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The adoption of the Convention on the Rights of People with Disabilities (CPRD) by the United Nations in 2006 marked a major watershed. The CRPD is the first comprehensive and binding treaty on the rights of people with disabilities. It establishes the right of people with disabilities to equality, dignity, autonomy, full participation as well as specific rights including the right to live in the community, supported decision-making and inclusive education. Prior to the CRPD, international law had provided only limited protections to people with disabilities, although some countries had begun to incorporate rights protections into their respective domestic legislation.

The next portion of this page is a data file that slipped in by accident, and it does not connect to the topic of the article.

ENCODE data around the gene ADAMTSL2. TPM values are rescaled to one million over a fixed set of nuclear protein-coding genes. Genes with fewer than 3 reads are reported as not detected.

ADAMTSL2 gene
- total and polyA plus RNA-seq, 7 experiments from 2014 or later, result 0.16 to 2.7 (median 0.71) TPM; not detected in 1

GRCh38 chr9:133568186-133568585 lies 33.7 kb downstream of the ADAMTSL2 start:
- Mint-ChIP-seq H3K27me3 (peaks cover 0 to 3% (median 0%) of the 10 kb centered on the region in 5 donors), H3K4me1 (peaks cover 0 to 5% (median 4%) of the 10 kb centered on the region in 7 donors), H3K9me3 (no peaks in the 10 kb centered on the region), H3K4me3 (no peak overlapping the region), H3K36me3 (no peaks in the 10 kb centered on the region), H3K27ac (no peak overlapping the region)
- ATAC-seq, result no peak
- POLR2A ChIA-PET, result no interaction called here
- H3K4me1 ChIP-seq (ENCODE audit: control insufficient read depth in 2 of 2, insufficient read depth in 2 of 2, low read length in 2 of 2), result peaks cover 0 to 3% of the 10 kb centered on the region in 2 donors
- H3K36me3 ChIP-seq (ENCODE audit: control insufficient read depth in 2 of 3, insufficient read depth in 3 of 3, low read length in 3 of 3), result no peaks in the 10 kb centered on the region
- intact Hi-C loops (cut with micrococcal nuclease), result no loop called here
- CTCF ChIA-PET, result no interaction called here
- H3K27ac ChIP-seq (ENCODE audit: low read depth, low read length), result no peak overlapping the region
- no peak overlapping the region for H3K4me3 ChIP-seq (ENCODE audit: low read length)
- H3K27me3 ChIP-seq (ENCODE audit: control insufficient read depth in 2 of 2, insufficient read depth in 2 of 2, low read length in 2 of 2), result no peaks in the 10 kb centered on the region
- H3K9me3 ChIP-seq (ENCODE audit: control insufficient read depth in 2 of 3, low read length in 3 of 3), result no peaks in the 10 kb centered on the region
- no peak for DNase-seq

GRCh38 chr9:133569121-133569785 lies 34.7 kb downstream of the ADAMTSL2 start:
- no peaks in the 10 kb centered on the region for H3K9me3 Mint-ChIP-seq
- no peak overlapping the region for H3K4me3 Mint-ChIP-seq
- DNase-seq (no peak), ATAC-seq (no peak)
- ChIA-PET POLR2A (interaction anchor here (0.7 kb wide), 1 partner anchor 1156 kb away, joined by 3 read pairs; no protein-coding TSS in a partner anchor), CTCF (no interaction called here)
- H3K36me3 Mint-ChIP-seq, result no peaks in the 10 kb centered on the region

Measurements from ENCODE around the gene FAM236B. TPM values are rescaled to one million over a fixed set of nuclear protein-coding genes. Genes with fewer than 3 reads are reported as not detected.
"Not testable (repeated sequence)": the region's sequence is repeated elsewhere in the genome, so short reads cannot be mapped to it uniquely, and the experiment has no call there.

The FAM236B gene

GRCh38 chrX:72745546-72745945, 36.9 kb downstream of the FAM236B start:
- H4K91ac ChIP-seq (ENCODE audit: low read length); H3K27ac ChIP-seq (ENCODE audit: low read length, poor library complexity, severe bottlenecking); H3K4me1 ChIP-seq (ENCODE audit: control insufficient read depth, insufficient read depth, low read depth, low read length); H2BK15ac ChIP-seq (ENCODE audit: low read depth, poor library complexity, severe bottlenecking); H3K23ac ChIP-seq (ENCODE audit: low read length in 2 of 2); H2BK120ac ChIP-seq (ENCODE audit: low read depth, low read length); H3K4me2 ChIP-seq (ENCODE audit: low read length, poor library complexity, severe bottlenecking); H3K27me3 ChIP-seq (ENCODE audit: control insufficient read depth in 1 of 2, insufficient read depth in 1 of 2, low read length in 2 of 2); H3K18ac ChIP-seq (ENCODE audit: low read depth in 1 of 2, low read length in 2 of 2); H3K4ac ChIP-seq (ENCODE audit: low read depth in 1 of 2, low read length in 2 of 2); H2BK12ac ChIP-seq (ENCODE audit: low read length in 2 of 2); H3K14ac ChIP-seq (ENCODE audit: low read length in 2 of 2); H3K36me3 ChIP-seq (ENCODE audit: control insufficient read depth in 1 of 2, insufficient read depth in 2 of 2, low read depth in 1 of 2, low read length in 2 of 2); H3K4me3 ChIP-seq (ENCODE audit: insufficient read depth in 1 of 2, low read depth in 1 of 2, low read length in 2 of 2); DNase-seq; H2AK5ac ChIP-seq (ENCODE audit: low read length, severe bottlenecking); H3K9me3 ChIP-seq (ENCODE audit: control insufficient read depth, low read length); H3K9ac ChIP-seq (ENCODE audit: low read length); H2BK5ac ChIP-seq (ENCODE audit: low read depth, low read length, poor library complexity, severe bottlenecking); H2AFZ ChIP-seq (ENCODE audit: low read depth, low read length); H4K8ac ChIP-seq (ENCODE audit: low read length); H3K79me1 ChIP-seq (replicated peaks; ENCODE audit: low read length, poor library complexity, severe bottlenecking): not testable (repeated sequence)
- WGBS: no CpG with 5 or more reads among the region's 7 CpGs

This book analyses the development of disability rights as an international human rights movement, in selected countries in Asia, Africa, and the Middle East as well as the United States. The book begins with an examination of the status of people with disabilities under international law prior to the adoption of the CPRD and follows the development of human rights protections through the drafting process of the CRPD. People with disabilities, like women and children before them, waged a battle to enforce their rights on the international stage against a backdrop of changing international norms. The book highlights four areas the right to legal capacity (article 12), the right to liberty and freedom from torture (articles 14 and 15), the right to live in the community (article 19), and the right to inclusive education, in order to the transformation from the charity/deficit/medical model of disability to the human rights mode. These areas are analyzed from a comparative perspective including a discussion of the laws, policies, and practices in selected countries in order to show the success of the CRPD in achieving protections depends on the extent to which individual countries begin to enforce domestic laws and policies and the extent to which various societies change their attitudes about people with disabilities.